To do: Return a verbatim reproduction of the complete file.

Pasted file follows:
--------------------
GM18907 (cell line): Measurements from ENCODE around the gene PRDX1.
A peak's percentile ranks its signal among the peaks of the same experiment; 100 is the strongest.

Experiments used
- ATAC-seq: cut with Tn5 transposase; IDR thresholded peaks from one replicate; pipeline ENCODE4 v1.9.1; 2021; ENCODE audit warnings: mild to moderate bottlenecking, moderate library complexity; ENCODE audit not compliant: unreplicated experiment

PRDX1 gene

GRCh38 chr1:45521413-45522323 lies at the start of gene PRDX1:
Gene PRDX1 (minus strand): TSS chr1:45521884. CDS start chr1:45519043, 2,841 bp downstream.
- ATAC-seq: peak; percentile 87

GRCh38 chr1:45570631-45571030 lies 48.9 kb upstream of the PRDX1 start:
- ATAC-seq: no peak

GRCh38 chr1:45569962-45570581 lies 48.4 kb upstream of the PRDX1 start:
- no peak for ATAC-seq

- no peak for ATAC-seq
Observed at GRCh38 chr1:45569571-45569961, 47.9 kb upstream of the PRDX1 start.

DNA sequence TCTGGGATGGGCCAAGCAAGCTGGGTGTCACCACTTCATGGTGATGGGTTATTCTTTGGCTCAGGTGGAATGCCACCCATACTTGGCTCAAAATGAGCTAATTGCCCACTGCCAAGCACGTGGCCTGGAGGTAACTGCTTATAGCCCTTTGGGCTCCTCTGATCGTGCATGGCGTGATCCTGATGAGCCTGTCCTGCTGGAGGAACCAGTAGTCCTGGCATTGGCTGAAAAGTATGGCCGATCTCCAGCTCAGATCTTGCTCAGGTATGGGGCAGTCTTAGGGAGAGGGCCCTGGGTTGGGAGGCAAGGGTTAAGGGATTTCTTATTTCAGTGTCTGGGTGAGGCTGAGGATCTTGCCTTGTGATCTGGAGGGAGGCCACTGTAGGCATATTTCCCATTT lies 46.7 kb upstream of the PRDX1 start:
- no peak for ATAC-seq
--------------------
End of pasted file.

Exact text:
GM18907 (cell line): Measurements from ENCODE around the gene PRDX1.
A peak's percentile ranks its signal among the peaks of the same experiment; 100 is the strongest.

Experiments used
- ATAC-seq: cut with Tn5 transposase; IDR thresholded peaks from one replicate; pipeline ENCODE4 v1.9.1; 2021; ENCODE audit warnings: mild to moderate bottlenecking, moderate library complexity; ENCODE audit not compliant: unreplicated experiment

PRDX1 gene

GRCh38 chr1:45521413-45522323 lies at the start of gene PRDX1:
Gene PRDX1 (minus strand): TSS chr1:45521884. CDS start chr1:45519043, 2,841 bp downstream.
- ATAC-seq: peak; percentile 87

GRCh38 chr1:45570631-45571030 lies 48.9 kb upstream of the PRDX1 start:
- ATAC-seq: no peak

GRCh38 chr1:45569962-45570581 lies 48.4 kb upstream of the PRDX1 start:
- no peak for ATAC-seq

- no peak for ATAC-seq
Observed at GRCh38 chr1:45569571-45569961, 47.9 kb upstream of the PRDX1 start.

DNA sequence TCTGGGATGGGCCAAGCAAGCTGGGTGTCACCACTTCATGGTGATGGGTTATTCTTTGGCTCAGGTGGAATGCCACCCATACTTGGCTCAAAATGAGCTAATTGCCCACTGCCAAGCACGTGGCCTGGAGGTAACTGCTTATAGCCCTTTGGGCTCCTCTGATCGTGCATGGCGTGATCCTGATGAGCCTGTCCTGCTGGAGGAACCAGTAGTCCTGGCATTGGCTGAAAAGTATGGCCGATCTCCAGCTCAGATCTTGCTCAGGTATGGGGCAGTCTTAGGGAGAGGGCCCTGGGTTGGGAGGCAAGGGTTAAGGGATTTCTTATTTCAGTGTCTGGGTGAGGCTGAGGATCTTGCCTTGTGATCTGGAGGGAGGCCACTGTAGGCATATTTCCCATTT lies 46.7 kb upstream of the PRDX1 start:
- no peak for ATAC-seq